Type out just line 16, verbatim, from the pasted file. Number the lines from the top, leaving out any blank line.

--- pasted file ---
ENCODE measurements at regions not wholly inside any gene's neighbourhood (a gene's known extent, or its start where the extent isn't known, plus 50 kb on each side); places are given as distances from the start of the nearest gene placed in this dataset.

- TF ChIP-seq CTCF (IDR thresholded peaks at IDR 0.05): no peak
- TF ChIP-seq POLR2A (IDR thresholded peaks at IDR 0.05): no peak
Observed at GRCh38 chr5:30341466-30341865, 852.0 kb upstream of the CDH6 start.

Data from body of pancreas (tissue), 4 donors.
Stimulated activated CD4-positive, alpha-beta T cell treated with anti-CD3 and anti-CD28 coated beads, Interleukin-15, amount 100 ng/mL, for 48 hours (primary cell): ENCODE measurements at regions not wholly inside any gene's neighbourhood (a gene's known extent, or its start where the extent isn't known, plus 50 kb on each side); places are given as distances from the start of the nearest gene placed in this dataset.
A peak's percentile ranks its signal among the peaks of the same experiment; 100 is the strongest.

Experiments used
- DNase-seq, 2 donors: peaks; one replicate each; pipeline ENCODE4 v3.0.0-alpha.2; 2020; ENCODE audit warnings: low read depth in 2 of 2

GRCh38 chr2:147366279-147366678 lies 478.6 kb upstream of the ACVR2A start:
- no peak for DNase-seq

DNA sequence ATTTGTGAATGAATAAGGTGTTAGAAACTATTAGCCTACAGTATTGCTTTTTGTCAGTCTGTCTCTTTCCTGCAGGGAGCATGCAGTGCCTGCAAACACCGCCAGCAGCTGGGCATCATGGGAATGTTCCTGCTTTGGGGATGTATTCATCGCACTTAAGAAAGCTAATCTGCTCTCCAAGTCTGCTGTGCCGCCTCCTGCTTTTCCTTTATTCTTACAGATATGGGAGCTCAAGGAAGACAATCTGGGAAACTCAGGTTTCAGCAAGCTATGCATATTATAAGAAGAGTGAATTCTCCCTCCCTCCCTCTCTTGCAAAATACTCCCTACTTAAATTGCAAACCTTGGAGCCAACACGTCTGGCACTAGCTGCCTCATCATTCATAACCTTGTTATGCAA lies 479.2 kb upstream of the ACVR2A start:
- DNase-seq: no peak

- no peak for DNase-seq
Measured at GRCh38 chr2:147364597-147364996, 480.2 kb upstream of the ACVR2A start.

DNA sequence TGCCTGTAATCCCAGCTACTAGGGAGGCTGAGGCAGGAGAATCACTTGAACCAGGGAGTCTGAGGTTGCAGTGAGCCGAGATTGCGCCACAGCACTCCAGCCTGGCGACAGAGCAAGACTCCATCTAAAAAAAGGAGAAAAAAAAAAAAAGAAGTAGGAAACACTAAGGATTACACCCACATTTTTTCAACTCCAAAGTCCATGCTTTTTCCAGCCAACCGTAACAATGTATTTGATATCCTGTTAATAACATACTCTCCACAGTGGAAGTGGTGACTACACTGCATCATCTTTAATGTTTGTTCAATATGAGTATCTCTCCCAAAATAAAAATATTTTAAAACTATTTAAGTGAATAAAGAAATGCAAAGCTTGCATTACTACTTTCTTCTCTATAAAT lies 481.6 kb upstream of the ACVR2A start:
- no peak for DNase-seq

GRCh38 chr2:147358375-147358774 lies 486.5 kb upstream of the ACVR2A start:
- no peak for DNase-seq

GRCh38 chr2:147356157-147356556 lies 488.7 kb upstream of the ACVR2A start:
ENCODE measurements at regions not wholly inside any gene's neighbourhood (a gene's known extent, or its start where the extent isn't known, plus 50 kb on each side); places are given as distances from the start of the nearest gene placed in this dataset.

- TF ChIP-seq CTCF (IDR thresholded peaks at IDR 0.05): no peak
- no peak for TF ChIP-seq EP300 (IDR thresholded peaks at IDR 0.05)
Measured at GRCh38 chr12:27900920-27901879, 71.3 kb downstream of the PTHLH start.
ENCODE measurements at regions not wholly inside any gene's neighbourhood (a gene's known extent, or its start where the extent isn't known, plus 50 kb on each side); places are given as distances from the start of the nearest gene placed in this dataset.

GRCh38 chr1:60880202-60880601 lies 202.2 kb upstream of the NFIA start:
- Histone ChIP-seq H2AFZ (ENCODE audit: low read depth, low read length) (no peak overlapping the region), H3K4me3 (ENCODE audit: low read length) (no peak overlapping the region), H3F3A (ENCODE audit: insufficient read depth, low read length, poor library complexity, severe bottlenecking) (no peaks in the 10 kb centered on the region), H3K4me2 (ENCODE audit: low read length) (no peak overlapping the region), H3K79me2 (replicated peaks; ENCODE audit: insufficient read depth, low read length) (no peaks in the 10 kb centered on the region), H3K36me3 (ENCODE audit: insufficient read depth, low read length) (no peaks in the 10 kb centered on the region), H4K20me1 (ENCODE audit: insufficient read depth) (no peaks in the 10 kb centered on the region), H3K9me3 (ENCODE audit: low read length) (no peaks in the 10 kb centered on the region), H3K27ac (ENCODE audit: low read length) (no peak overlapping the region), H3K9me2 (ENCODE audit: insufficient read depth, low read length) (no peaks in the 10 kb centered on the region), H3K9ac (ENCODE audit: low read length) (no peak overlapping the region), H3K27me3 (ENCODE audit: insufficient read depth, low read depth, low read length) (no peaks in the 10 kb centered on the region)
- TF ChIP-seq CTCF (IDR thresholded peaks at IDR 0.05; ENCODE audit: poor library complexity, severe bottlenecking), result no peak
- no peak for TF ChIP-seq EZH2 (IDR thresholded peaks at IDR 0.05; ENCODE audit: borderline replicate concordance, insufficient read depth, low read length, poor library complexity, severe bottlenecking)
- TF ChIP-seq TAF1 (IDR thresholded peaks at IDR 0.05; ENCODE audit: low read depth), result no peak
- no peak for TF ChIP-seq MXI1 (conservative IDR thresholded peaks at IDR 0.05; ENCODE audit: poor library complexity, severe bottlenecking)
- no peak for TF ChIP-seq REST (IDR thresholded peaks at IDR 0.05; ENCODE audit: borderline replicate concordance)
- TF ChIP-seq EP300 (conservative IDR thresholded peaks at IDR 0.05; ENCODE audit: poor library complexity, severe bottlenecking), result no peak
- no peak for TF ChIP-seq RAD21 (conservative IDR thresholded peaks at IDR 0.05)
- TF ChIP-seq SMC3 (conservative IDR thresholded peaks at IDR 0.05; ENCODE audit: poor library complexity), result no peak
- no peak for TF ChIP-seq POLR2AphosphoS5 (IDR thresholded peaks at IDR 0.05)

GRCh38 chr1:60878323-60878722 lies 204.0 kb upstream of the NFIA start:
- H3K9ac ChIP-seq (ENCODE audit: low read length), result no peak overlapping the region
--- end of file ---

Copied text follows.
DNA sequence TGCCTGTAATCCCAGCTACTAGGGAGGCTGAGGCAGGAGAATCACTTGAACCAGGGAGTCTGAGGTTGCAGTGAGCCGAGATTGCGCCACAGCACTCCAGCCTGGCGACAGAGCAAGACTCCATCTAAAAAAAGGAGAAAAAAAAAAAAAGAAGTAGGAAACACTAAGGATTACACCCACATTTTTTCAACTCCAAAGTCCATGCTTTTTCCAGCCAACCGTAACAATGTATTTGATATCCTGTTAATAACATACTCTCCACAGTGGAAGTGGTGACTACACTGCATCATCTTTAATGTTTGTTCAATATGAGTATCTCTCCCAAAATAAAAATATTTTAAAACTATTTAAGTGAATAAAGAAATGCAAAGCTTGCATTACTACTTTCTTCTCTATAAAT lies 481.6 kb upstream of the ACVR2A start: